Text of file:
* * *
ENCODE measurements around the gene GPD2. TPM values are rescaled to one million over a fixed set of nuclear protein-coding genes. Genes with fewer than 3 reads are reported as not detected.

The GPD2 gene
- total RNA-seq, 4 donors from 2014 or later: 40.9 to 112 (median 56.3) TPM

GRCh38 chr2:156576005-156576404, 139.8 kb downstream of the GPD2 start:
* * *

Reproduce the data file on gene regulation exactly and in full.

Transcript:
ENCODE measurements around the gene GPD2. TPM values are rescaled to one million over a fixed set of nuclear protein-coding genes. Genes with fewer than 3 reads are reported as not detected.

The GPD2 gene
- total RNA-seq, 4 donors from 2014 or later: 40.9 to 112 (median 56.3) TPM

GRCh38 chr2:156576005-156576404, 139.8 kb downstream of the GPD2 start: